Location: Sunflower and Plant Biology Research2011 Annual Report
1a. Objectives (from AD-416)
The specific objectives are 1) to define and clarify biological factors, mechanisms, and pathways that regulate reproduction and dormancy in vegetative propagules of perennial weeds, including, but not limited to leafy spurge (Euphorbia esula) and Canada thistle (Cirsium arvense); and 2) to define and clarify biological factors, mechanisms, and pathways that regulate seed dormancy and germination in weeds, including, but not limited to leafy spurge (Euphorbia esula).
1b. Approach (from AD-416)
Weeds are a major pest leading to reduced production of the nation’s food and fiber crops. They also negatively impact natural ecosystems. Certain characteristics of weeds, such as dormancy of reproductive structures account for their persistence, survival, and ability to escape control methods. Leafy spurge (Euphorbia esula) is a noxious perennial weed in the Northern Great Plains due to its negative impacts in rangeland and natural lands. Similarly, Canada thistle is a serious perennial weed worldwide in many natural and agroecosystems. Leafy spurge displays para-, endo-, and eco-dormancy in underground adventitious crown and root bud, as well as seed dormancy. This project will focus on leafy spurge and utilize Canada thistle for comparative purposes for the investigation of paradormancy. Thus, the project will employ physiological, biochemical, molecular, and genomic approaches to elucidate regulatory mechanisms, signals, and pathways related to dormancy. The long-term goal of this project is to increase fundamental knowledge about dormancy in leafy spurge and other perennial weeds to facilitate development of improved and new weed management strategies.
3. Progress Report
Leafy spurge and Canada thistle are noxious perennial weeds used to investigate dormancy in buds and seeds. We developed a method to investigate vegetative reproduction in Canada thistle and conducted transcriptomic analysis of paradormancy breaking using pyrosequencing, which indicated a role for ABA and auxin in dormancy breaking and stress associated with root sectioning. Canada thistle root sections treated with ABA showed reduced shoot growth and ABA levels peaked about 48 h after sectioning of roots. We have collected Canada thistle tissues for further hormone analyses. Additionally, we have completed the population genetic analysis of Canada thistle collected across North America and Europe. We determined that short-term dehydration-stress and extended cold treatments break endodormancy of leafy spurge crown buds. Microarray analyses identified gene expression patterns common to both treatments and allowed us to separate potential genes and molecular processes specific to endodormancy-break and flowering of leafy spurge. We also continued investigations of the effect of light and temperature on endodormancy induction and flowering, and determined that ramp-down of both was required for endodormancy induction. However, ramp-down in temperature alone was sufficient for plants to respond to a flower-inducing vernalization treatment. These experiments highlighted the importance of AP2/ERF-type transcription factors in endodormancy induction and release. Follow-up on the regulation of these genes during dormancy transitions is being done using RT-qPCR. We are investigating mechanisms through which DORMANCY ASSOCIATED MADS-BOX (DAM) genes regulate dormancy in leafy spurge. The probable target of DAM, FLOWERING LOCUS T (FT), has been cloned and we are investigating direct binding of DAM to the FT promoter. We analyzed microarray data related to the effects of constant and alternating temperature on germinability of leafy spurge seeds and are preparing manuscripts. Transformation of leafy spurge using Agrobacterium and kanamycin selection was unsuccessful; thus, we have initiated research using hygromycin selection. Other experiments in progress relate to the effect of ethylene on dormancy induction and regulation of genes of interest. Pilot studies have been initiated on glyphosate-induced paradormancy release of leafy spurge crown and root buds. We also continued collaboration with university scientists to elucidate global patterns of gene expression related to crop/weed competition and bud dormancy in poplar. Additionally, we prepared a manuscript on map-based cloning of a seed dormancy quantitative trait locus from weedy rice.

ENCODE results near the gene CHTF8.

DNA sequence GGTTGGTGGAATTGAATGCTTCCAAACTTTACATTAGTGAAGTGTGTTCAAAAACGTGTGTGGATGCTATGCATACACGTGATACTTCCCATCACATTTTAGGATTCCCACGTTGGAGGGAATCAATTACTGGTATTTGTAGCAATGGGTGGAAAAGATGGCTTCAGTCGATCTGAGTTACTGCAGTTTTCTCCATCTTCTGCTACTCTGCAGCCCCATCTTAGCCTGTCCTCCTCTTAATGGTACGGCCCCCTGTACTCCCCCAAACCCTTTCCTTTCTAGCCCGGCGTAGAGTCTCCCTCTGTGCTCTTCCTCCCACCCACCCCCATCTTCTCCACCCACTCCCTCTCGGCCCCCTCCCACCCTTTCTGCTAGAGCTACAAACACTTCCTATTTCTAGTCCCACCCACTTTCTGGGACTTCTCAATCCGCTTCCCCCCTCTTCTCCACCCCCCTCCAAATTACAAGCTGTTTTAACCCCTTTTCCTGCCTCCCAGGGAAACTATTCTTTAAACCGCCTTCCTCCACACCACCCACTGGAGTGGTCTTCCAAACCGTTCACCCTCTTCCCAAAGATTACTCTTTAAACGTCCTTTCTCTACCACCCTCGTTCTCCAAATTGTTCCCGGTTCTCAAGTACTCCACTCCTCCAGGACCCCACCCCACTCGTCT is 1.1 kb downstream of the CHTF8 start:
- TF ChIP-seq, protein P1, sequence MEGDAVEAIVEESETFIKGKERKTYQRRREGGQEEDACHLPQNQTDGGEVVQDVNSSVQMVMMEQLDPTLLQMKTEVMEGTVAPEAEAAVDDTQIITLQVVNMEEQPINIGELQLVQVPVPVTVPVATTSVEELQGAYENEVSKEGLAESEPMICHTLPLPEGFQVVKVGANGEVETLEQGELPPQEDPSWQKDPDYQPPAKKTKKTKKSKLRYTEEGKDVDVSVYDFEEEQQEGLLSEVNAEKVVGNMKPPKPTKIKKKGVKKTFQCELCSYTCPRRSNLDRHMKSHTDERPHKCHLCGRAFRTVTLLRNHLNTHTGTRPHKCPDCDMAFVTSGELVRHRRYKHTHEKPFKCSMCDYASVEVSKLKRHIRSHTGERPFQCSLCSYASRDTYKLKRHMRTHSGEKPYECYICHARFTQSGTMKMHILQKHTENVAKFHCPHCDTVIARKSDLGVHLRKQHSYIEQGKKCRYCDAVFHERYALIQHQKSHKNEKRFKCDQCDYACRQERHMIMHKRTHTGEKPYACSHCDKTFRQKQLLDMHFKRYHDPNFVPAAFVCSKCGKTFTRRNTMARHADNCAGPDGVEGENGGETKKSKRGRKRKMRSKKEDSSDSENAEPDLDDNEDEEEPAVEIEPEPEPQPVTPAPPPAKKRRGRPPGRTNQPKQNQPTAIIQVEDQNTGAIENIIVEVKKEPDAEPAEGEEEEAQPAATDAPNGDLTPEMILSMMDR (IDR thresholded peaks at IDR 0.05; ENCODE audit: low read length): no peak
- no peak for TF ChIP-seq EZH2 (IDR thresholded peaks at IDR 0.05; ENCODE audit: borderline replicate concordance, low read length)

1. Cell division regulates dormancy in root buds of leafy spurge. Conventional and organic farmers and ranchers are plagued by perennial weeds. Leafy spurge is a noxious and invasive perennial weed in rangeland, which reproduces and spreads from hundreds of buds on the underground root system. Most of the time root buds are in a quiescent state called dormancy. Dormancy makes control very difficult, because after control measures are applied, regrowth occurs from dormant buds. It is known that dormancy is ultimately caused by blockage of cell division. ARS researchers in Fargo, ND, investigated an important plant cell division protein called CDKF in bud of leafy spurge. They discovered a site in this protein where it can add a phosphate molecule to itself and determined that self-addition of phosphate is crucial for forming complexes with other cell division proteins to ultimately reactivate dormant buds. New knowledge on bud dormancy is critical to improve control of perennial weeds. This research provides new insight into proteins and pathway for cell division and could provide a target for developing next generation weed management strategies.
Fuerst, E.P., Anderson, J.V., Kennedy, A.C., Gallagher, R.S. 2011. Induction of polyphenol oxidase activity in dormant wild oat (Avena fatua) seeds and caryopses: a defense response to seed decay fungi. Weed Science. 59(2):137-144.